Preventing dehydration when you are sick is important because dehydration and electrolyte imbalance can contribute to excess acid in the bloodstream with dangerously high blood glucose levels. Dehydration often requires in-hospital treatment with intravenous fluids. In order to prevent dehydration, aim to drink and eat your normal diet as best you can. Drink extra, non-calorie beverages (such as water and seltzer) to replace any lost liquids. Adequate fluid intake can also aid in flushing out extra sugar (and possibly ketones) in your blood. Drinking through a straw or sucking on ice chips can be helpful too.

    If, however, you are unable to eat a regular diet, try eating bland foods. It may seem counterintuitive to a typical diabetes eating plan, but ingesting dry toast, English muffins, crackers, rice, broths, juice bars, sherbet, pudding, and apple sauce can help to stabilize your blood sugar.

    If you absolutely can’t eat, you will need to drink beverages that contain calories, such as sports drinks, regular sweetened ginger ale, apple juice, flavored ice, etc. These types of beverages can provide you with some glucose and electrolytes. Small, frequent sips will help you stay hydrated and increase the likelihood that you'll keep the beverages down. The American Diabetes Association suggests you aim to consume about 50 grams of carbohydrate every three-to-four hours. For example, 28 ounces of Gatorade contains about 49 grams of carbohydrate, meaning you'd have to drink about 7 ounces every hour or so.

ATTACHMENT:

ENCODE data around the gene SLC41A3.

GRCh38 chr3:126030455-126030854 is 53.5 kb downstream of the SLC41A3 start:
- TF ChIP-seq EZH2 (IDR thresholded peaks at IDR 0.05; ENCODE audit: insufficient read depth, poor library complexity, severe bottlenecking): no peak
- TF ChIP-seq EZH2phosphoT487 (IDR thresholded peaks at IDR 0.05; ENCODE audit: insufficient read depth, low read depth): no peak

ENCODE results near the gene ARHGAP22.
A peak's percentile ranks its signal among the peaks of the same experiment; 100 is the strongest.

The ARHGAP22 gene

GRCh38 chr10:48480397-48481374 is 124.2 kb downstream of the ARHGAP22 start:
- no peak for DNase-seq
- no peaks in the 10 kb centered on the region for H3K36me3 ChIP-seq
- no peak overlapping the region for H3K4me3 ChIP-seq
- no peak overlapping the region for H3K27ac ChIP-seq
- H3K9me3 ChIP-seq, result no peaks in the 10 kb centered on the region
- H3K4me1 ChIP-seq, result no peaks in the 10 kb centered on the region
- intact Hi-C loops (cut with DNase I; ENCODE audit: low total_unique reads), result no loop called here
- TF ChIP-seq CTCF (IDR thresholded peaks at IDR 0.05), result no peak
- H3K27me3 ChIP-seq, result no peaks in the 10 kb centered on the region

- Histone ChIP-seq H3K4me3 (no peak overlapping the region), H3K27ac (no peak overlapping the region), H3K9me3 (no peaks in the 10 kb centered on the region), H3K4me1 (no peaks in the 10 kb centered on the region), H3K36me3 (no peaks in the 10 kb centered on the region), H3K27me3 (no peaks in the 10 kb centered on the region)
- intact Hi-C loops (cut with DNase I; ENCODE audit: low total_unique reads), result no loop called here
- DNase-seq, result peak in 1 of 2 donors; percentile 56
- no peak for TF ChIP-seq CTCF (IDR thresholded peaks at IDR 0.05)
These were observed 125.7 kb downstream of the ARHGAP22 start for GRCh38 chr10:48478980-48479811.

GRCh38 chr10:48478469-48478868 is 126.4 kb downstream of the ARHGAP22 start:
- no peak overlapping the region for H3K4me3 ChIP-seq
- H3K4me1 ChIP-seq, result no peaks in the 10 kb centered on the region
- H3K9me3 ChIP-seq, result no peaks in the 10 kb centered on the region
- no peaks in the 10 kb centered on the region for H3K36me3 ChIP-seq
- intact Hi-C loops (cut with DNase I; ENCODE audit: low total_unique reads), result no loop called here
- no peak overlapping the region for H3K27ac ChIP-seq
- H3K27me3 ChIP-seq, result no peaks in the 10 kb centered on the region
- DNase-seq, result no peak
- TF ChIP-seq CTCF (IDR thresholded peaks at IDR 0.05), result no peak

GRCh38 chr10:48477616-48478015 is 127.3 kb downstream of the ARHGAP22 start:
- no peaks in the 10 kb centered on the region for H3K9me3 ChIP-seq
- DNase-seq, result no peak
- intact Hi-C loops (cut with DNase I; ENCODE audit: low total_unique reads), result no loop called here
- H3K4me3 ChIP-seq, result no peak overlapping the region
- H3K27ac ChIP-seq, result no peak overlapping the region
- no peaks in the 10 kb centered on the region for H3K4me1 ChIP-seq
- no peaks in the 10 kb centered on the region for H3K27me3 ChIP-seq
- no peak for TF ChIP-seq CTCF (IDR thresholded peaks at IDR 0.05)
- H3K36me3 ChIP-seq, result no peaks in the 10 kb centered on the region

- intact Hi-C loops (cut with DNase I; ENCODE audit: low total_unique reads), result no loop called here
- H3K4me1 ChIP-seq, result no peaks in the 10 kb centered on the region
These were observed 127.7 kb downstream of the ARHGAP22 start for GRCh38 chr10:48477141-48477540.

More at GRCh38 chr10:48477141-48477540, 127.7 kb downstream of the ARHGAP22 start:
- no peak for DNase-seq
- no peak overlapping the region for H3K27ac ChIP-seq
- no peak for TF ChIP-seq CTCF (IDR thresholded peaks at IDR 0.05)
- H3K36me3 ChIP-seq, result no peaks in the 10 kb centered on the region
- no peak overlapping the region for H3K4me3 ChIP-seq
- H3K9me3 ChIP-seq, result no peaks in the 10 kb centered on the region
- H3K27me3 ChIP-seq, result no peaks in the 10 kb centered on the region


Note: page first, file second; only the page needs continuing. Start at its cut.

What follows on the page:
If you are just too sick to consume any food or beverage and you are losing weight, you should call your doctor.

    Take Your Diabetes Medicines

    Because being sick naturally increases your blood sugar, skipping your medicine can cause your blood sugars to increase even higher. Unless directed otherwise by your doctor, it's important to take your medicine, insulin or oral medicine, as directed. Even if you are vomiting and are unable to eat, you will still need to take your medicine. In fact, some people who take insulin may need to increase their doses during times of illness. Understandably this can be confusing and even a bit scary. Therefore, if you feel uneasy about taking your medicine, call your physician to confirm if your doses need to be adjusted.